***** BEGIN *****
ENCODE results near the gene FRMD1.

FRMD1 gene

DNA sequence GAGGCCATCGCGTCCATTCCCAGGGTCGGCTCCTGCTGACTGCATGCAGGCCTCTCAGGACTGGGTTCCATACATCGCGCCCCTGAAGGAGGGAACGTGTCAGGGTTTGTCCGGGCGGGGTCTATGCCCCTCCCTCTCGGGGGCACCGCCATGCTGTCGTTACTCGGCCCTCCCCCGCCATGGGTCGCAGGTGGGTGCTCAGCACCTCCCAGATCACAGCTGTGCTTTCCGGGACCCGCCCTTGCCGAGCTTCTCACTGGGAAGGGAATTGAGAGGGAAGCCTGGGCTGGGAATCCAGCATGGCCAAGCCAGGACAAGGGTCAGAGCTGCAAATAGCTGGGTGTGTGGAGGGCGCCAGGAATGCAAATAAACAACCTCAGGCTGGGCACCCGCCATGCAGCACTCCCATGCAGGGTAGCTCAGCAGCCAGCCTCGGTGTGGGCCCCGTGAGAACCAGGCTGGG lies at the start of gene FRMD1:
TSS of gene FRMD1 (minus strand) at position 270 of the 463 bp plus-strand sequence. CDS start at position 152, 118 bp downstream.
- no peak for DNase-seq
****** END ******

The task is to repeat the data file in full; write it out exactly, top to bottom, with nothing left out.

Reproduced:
ENCODE results near the gene FRMD1.

FRMD1 gene

DNA sequence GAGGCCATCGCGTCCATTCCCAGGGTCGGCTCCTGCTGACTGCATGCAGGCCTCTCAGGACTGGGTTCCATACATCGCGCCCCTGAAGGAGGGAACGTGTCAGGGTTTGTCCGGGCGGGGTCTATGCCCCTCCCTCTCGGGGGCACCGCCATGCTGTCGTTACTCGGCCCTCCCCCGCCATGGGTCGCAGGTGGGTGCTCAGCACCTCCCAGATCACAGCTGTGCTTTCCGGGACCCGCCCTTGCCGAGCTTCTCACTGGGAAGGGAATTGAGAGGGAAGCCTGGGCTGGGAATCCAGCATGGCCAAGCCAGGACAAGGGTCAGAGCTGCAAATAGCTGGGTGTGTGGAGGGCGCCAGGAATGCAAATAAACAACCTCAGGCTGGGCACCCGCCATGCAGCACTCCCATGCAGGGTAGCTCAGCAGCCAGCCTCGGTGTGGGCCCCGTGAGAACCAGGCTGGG lies at the start of gene FRMD1:
TSS of gene FRMD1 (minus strand) at position 270 of the 463 bp plus-strand sequence. CDS start at position 152, 118 bp downstream.
- no peak for DNase-seq